Elevator Pitches (Riverhead Hardcover, 2012)










Dan Pink – To Sell is Human

Alternate ways of pitching or delivering.

I love the works of Dan Pink. He has written several books that really connect with the whole personal branding movement and has produced numerous articles and videos that relate too.

One such book is “To Sell is Human”. One chapter in the book covers the alternative ways to ‘pitch’ someone, more modern ways of addressing the elevator pitch. Here is Dan explaining each one and then below is the copy taken from the book.


1.       The One Word Pitch

Attention spans are getting shorter and shorter. It used to be okay to post videos of over 5 minutes, now the recommended is less than 90 seconds.

The argument with a one word pitch is that people are traveling at higher speeds and a one word pitch really demands discipline and forces clarity. Think internet search and you immediately recall Google, or if we said priceless and credit cards you would immediately think of Mastercard or even both of Obama;s election campaigns were one word, in 2008 Hope in 2012 Forward.

What is the one word that captures who you are or your organization is?

Write a 50 word pitch. Reduce it to twenty five words. Then to six words. One of those remaining words is likely your one word.

2.       The Question Pitch

Instead of making a statement consider instead asking a question. In studies it has even been found  that questions can outperform statements in persuading others. Think about the time someone asks you a question, you feel compelled to respond.

In the 1980’s Ronald Reagan used this to great effect asking voters if they were better off than 4 years ago. The answer was a resounding no.  The question however needs to have a strong likelihood of being answered positively in your favour, Mitt Romney tried that same tactic in 2012 and it did not work because many people actually thought yes they were.

If you were to ask a question of your target audience, what would it be?

Your argument needs to be strong to use a question. If it is weak, make a statement, or you need a new argument.

3.       The Rhyming Pitch

One of the most famous pitches using rhyming was the lawyer Johnny Cochrane representing OJ Simpson, talking about the gloves “If it doesn’t fit…you must acquit”

Researchers have found that given similar statements participants favoured the rhyming ones, even though each pair says the same. Our minds equate easy flow with accuracy.

If you think you have time, can you pitch in a rhyme?

Don’t rack your brain for rhymes. Use an online rhyming dictionary like www.rhymezone.com

4.       The Subject-Line Pitch

Think how many e-mails you receive in a day or week. Many. If you are scanning that list of e-mails you are making decisions about which ones to open first many times by the subject line. In research if the e-mail is useful to you then you are motivated to open it because you have something to gain or lose.  For other e-mails of low priority the subject lines that offered curiosity were more likely to be opened sooner.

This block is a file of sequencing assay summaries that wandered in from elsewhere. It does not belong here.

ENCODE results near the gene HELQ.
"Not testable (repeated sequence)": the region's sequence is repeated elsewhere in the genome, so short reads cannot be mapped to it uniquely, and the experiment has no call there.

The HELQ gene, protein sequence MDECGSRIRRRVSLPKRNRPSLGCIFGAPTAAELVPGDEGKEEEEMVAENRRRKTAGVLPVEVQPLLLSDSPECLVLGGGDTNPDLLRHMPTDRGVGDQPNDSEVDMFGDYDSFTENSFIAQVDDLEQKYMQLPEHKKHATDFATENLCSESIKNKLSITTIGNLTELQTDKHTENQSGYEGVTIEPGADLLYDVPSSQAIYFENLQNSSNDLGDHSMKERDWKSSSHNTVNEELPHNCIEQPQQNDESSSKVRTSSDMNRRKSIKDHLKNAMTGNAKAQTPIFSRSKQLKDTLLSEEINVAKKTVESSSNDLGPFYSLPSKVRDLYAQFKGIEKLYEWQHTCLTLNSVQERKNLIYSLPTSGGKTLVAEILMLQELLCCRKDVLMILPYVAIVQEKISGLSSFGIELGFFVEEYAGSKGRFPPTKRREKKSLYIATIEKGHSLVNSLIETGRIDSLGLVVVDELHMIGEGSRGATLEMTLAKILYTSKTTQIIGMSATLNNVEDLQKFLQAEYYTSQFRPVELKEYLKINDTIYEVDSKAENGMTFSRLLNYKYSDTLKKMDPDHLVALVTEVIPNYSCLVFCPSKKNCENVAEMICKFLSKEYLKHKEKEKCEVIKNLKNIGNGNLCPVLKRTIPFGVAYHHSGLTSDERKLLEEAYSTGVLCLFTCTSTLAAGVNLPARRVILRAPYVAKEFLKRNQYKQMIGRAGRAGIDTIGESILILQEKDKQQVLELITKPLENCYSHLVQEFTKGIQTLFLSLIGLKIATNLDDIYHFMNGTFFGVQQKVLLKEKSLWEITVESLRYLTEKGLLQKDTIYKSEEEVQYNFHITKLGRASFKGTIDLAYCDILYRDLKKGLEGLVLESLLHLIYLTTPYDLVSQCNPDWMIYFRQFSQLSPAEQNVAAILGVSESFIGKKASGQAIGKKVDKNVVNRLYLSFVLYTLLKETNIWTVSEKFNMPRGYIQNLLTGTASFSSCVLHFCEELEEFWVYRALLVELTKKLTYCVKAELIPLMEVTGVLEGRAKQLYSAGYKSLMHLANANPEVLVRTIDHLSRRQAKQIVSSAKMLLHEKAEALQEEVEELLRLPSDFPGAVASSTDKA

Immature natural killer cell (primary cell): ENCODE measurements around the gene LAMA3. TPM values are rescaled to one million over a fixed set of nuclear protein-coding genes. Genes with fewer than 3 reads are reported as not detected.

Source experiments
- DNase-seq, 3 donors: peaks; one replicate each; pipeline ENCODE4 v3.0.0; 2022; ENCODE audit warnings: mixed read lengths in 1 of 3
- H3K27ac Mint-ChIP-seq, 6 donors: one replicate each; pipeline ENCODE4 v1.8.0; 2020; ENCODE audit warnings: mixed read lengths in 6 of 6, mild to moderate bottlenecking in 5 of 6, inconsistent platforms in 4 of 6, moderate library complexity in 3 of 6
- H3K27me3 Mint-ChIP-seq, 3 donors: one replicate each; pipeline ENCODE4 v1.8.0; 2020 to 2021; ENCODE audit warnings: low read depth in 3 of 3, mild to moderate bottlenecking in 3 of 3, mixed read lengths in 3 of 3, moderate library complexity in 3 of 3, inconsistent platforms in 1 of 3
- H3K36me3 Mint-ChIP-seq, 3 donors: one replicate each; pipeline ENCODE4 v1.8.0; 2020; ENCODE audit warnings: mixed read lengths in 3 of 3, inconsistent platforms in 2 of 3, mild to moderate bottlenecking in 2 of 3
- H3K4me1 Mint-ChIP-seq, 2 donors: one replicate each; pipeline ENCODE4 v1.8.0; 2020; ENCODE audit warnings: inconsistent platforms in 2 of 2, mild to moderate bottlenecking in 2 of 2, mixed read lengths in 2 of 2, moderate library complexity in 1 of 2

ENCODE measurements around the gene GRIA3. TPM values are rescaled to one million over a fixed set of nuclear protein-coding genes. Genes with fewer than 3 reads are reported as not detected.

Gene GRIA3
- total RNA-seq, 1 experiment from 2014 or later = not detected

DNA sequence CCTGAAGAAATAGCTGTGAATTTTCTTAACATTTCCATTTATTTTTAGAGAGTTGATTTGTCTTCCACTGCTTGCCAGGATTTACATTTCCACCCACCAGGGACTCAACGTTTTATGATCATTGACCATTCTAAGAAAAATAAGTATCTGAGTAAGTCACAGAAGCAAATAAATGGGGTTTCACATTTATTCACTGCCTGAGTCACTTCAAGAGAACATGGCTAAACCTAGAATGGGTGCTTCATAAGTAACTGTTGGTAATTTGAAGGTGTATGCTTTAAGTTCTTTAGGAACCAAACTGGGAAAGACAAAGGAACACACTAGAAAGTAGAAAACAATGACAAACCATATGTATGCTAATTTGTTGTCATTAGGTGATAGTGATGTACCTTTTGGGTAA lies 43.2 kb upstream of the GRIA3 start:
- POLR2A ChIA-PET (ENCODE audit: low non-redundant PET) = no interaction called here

One strong recommendation is to be very specific in a subject line pitch. E.g “Improve your golf swing” is not as specific as “4 tips to improve your golf swing this afternoon”

Can you pitch what you have to offer that satisfies utility, specificity and curiosity?

Review the subject lines of the last 20 emails you have sent. Note how many appeal to utility or curiosity. If the total is less than 10 rewrite each one that fails the test.

5.       The Twitter Pitch

With just 140 characters Twitter forces you to be to the point and succinct with any message. Some organizations have used this format to receive pitches for business, job search even placement applications for college.  The key with a good ‘tweet’ is that it also encourages a continued conversation or at least a response.

With just 140 characters you have little space to get your message across. How easy is it for you to do that and continue the conversation.

Try to limit your twitter pitches to 120 characters so that others can re-tweet and pass it on. Best pitches are short, sweet and easy to retweet.

6.       The  Pixar Pitch

Story telling is quite possibly the oldest form of pitching and as humans we love to hear and connect with an engaging story. Pixar, the cartoon feature film maker, has perfected the art of the story with successive blockbusters and their success has in part been put down to following a story formula.

Read all 22 of former Pixar story artist Emma Cost’s story rules 

Once upon a time………………………….Every day…………………….One day……………………….Because of that…………………………….Because of that…………………………………Until finally.

Whichever pitch you work on make sure that after someone hears it;  What do you want them to know, feel and do?

Please note: I reserve the right to delete comments that are offensive or off-topic.